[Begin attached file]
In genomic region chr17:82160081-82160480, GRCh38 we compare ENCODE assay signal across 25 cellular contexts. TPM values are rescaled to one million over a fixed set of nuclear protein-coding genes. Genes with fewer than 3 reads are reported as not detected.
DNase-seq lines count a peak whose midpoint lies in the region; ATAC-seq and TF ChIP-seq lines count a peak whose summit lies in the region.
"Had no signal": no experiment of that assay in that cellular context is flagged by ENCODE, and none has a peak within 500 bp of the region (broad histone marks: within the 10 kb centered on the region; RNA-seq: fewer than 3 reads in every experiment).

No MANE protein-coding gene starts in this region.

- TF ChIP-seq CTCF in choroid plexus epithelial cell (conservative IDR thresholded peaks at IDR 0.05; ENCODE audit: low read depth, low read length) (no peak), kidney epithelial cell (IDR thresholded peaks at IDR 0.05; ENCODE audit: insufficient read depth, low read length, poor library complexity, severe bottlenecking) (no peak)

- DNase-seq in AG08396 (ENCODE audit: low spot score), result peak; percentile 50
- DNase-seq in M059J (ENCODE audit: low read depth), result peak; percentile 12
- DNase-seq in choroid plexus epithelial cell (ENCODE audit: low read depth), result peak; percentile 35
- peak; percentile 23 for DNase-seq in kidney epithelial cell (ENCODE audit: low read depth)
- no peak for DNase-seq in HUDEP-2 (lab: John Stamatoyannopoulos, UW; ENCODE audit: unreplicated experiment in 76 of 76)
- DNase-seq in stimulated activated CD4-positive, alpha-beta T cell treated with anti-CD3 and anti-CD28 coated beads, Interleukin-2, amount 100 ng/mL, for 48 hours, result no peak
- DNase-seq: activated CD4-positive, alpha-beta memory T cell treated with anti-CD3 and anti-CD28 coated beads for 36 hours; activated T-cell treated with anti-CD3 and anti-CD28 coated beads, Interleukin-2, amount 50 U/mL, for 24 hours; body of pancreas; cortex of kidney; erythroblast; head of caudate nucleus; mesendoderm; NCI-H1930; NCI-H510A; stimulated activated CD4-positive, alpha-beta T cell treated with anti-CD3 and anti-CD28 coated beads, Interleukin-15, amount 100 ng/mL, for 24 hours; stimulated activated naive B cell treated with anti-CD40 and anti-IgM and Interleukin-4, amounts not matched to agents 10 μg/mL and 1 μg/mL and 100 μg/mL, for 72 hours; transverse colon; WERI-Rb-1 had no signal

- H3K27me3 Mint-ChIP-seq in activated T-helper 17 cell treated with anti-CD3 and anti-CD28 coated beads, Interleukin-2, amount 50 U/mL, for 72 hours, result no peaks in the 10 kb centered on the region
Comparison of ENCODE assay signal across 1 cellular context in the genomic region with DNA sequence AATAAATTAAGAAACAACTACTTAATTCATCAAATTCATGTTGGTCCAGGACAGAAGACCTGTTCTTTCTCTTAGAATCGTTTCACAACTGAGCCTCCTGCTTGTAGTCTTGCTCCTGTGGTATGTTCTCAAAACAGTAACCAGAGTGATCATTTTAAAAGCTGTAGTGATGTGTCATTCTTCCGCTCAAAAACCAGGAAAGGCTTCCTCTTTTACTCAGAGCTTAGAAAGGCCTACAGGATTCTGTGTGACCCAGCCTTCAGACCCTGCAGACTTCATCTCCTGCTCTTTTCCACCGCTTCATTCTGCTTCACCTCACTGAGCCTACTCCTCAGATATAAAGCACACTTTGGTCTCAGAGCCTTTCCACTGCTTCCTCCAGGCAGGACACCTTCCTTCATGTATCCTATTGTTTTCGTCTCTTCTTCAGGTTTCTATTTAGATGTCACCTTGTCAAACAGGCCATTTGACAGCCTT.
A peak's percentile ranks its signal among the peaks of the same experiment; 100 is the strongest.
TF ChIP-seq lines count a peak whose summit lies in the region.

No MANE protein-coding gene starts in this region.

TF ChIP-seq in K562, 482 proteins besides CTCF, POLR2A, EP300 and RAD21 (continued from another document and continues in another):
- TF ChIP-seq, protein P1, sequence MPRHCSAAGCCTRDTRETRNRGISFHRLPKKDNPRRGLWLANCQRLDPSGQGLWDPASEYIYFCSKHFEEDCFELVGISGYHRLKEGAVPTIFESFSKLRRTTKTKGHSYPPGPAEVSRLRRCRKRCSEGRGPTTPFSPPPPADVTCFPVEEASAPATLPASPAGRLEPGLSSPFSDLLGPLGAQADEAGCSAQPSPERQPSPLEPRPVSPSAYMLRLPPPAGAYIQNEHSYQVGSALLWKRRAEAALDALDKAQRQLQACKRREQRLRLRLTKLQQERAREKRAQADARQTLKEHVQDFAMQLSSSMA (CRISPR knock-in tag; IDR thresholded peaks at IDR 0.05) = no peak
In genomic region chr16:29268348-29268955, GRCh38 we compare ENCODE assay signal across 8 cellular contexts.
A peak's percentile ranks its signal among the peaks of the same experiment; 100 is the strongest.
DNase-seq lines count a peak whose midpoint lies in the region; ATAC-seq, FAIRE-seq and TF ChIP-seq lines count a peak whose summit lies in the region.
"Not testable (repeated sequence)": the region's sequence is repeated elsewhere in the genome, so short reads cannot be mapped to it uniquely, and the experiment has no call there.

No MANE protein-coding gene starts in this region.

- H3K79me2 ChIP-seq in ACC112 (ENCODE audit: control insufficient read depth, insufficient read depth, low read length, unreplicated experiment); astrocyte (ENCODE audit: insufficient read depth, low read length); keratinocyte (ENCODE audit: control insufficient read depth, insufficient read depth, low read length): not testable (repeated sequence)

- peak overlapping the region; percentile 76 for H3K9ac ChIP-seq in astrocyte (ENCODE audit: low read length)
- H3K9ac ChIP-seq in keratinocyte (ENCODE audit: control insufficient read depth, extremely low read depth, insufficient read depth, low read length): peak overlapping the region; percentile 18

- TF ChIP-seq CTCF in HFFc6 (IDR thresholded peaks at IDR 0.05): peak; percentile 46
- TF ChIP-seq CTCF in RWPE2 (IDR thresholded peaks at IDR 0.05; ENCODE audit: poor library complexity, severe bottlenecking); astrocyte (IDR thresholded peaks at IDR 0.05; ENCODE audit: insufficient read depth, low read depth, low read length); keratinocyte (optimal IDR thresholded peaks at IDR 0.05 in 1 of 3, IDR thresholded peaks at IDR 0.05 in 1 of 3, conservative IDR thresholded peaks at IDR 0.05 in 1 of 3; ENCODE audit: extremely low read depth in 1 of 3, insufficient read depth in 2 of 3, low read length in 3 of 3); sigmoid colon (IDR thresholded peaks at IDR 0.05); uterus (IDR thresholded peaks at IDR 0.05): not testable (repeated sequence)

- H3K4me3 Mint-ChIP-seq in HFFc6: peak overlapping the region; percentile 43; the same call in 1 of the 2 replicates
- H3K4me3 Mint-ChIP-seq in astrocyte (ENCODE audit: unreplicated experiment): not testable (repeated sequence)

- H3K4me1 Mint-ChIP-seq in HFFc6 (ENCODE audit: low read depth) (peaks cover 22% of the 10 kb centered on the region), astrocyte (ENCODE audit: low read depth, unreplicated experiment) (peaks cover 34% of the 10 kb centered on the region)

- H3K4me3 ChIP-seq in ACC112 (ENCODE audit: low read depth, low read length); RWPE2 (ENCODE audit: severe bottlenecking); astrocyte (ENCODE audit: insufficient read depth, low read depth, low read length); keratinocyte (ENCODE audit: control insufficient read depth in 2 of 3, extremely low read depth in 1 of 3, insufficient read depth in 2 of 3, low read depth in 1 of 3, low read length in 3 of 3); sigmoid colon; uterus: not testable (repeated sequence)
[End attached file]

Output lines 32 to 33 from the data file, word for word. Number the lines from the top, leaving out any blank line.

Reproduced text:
- H3K4me1 Mint-ChIP-seq in HFFc6 (ENCODE audit: low read depth) (peaks cover 22% of the 10 kb centered on the region), astrocyte (ENCODE audit: low read depth, unreplicated experiment) (peaks cover 34% of the 10 kb centered on the region)

- H3K4me3 ChIP-seq in ACC112 (ENCODE audit: low read depth, low read length); RWPE2 (ENCODE audit: severe bottlenecking); astrocyte (ENCODE audit: insufficient read depth, low read depth, low read length); keratinocyte (ENCODE audit: control insufficient read depth in 2 of 3, extremely low read depth in 1 of 3, insufficient read depth in 2 of 3, low read depth in 1 of 3, low read length in 3 of 3); sigmoid colon; uterus: not testable (repeated sequence)